Change Stories

2020

25 May

"Harder than expected": Feeling at home in Germany with the Learning- Practice Workshop

Tesfaye M. (name changed) fled Eritrea for political reasons. In 2018, he arrives in Weinheim where his wife and daughter are already living. With assistance from the
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25/05/2020

"Harder than expected": Feeling at home in Germany with the Learning- Practice Workshop

Tesfaye M. (name changed) fled Eritrea for political reasons. In 2018, he arrives in Weinheim where his wife and daughter are already living. With assistance from the Learning-Practice Workshop, he improves his German, finds a job in a retirement home - and a second "family".
There are days when life in Germany seems very difficult to Tesfaye. All the red tape. Cramped accommodation. Shift work in the retirement home where he, unskilled as he is, often ends up doing the most tedious work. And his German – meanwhile mixed with a genuine Weinheim accent – is improving far too slowly for his taste.

But the 27-year-old is determined to carve out a future in Germany for himself and his family. Even though the road is harder than he expected. "In Germany the streets are paved with gold!? In your dreams," is how he sums up his experience.

After he’d arrived in Germany, back then in Osnabrück, he was quickly placed in unskilled jobs, including one in a warehouse, with language kept on the backburner.


The Learning-Practice Workshop as a haven

Through the mediation of a charitable organization, Tesfaye is in August 2018 one of the first to participate in the Learning-Practice Workshop. Located in a factory hall of the Naturin company, the Learning-Practice Workshop had been developed as a low-threshold opportunity for introducing refugees to the requirements posed by the training and labour markets. It’s precisely for adult refugees who no longer qualify for compulsory schooling and have low prospects of being allowed to stay that hardly any fit-for-purpose options are offered for furthering their skills.

During the first few counseling interviews, Tesfaye quickly realises that for a viable future in Germany good language skills and appropriate training are essential. He starts a language course at Weinheim’s adult education center, and in the mornings he attends the Learning-Practice-Workshop where he can try out a variety of craft activities, can participate in non-profit-making projects outside the workshop and also get to know other participants and volunteers - and speak German. He calls the Learning-Practice Workshop "my German family". An analysis of potentials conducted there reveals that Tesfaye’s strengths lie primarily in his social skills. He himself had hitherto had hardly any ideas of where his career path could lead him.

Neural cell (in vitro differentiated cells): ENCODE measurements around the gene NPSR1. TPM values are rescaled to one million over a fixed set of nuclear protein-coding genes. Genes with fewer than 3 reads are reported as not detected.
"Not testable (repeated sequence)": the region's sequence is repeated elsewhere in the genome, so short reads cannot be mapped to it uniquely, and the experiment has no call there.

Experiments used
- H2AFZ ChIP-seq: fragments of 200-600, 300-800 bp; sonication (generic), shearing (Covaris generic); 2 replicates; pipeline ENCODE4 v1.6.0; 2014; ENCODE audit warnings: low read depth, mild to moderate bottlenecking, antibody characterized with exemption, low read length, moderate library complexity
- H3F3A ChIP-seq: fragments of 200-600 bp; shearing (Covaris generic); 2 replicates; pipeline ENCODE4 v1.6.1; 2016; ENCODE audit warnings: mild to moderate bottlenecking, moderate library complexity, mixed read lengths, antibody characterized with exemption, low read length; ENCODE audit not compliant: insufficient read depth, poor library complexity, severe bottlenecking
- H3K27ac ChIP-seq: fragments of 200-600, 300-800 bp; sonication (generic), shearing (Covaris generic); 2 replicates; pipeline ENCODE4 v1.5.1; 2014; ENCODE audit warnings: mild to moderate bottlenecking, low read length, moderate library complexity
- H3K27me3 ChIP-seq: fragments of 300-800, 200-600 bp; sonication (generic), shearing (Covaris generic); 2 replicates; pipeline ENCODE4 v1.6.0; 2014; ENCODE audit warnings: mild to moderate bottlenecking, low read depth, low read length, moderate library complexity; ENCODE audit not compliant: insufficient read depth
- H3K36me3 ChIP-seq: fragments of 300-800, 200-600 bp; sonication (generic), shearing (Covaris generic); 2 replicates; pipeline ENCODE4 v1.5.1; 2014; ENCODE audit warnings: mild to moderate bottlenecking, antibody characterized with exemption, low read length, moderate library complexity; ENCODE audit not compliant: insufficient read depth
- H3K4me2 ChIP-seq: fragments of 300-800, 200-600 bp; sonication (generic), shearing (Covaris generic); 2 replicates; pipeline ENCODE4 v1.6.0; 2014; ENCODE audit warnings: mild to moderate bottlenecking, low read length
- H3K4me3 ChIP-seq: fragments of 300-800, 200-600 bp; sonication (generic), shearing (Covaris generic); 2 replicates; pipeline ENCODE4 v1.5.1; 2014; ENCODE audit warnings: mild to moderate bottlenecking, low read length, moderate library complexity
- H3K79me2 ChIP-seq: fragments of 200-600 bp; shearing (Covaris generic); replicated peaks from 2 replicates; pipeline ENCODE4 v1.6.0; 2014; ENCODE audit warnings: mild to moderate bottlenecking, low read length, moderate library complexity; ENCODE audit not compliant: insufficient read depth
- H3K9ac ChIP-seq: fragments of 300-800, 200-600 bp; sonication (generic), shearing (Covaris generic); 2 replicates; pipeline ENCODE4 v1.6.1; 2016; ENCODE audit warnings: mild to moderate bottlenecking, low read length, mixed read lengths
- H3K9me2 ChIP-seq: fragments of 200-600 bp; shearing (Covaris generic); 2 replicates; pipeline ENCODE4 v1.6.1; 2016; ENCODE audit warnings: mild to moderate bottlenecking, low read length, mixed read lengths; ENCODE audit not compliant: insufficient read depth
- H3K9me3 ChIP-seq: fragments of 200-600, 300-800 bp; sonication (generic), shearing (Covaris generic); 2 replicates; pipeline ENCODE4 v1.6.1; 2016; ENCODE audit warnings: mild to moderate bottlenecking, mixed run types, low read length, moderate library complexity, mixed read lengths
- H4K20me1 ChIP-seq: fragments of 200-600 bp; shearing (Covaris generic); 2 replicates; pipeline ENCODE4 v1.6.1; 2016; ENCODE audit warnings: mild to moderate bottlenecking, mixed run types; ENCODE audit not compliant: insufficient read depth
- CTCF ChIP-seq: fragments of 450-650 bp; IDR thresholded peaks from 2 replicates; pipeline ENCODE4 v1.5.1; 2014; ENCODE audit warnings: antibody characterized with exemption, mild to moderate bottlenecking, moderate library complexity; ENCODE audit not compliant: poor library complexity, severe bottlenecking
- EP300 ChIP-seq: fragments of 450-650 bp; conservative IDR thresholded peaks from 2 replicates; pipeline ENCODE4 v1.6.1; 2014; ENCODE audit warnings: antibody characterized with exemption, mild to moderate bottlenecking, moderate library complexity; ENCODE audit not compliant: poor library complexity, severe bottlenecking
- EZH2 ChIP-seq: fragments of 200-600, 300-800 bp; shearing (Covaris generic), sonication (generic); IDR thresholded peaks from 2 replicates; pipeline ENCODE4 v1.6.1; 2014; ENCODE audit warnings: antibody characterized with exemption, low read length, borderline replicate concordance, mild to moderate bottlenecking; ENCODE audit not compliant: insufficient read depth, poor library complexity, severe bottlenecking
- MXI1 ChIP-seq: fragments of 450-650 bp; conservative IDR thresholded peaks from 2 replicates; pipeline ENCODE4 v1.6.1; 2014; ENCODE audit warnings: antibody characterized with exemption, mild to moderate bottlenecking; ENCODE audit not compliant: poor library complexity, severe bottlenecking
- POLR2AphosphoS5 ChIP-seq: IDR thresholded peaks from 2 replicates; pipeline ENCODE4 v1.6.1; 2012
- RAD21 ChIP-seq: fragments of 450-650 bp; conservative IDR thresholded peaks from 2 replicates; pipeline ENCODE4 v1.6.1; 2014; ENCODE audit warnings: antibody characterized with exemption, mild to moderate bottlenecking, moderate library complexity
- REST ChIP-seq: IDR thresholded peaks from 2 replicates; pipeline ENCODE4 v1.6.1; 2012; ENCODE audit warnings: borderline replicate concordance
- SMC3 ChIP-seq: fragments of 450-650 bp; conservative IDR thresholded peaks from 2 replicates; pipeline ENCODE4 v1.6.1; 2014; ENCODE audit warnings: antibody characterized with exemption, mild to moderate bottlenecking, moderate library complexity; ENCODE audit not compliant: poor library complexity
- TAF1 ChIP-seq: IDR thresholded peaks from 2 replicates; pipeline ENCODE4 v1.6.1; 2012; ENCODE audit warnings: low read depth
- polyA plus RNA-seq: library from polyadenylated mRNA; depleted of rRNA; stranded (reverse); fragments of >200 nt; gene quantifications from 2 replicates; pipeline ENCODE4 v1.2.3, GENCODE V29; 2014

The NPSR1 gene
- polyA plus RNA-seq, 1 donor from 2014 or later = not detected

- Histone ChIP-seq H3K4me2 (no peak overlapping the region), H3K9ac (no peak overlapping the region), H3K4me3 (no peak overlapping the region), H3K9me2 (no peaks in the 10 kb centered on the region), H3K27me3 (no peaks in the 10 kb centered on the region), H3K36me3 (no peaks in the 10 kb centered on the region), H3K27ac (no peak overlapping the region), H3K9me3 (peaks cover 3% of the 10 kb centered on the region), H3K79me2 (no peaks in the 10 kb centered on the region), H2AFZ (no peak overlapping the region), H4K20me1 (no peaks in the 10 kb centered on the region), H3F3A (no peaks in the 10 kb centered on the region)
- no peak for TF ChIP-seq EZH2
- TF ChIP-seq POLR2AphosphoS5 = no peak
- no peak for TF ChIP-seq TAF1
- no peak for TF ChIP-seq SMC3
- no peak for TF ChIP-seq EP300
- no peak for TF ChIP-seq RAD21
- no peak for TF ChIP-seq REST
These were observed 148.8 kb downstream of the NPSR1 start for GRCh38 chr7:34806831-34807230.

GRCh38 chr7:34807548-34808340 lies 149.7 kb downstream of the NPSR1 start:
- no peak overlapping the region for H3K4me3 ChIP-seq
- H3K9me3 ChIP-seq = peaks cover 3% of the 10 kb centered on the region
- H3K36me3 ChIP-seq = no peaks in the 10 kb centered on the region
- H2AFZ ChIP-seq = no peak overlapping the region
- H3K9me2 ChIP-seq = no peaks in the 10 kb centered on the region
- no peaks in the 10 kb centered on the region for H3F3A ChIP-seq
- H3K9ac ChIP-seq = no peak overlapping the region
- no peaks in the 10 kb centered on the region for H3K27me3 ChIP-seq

Opportunities and compromises

Tesfaye seizes the opportunity with both hands: during a refurbishment project at a retirement home in Weinheim, he contacts the home’s manager without further ado and – supported by the mediation of a volunteer helper – is given an option for a two-week internship in geriatric nursing. This internship goes so well that Tesfaye is offered a vocational training position. Until this training starts, he can work in the retirement home full-time as a nursing assistant.

His work in the retirement home is not exactly Tesfaye’s "dream job". But he is pragmatic and looks on the bright side: "I can’t learn German from cartons," he says with a grin, remembering his first unskilled jobs in Germany. And in the meantime he can likewise summon increasing comprehension for the fact that older people who can no longer look after themselves are accommodated in a home and don’t live with their own family – a concept that initially he found offputting.

The vocational training position offered does not materialize in the end: Tesfaye who only went to primary school in Eritrea cannot satisfy the requisite formal preconditions for being accepted into training. He continues to work as an unskilled carer in the home. For Tesfaye who has meanwhile become a father for the second time, this job is not only important for supporting his family, it can also provide him with what is called employment tolerance, in case his request for asylum is rejected. A decision on this is as yet pending.

His greatest wish is for his children to have a better life than him. On his free days, he frequently drops by his "German family". And he has also meanwhile found a bigger apartment. Participants and volunteers from the Learning-Practice Workshop are helping him with the removal.


The Freudenberg Foundation was one of the initiators of the Learning-Practice Workshop and provides part of its funding, with the rest contributed by the Rhein-Neckar county council, the Weinheim municipality and other foundations. The Naturin and Freudenberg companies support the project with premises and equipment.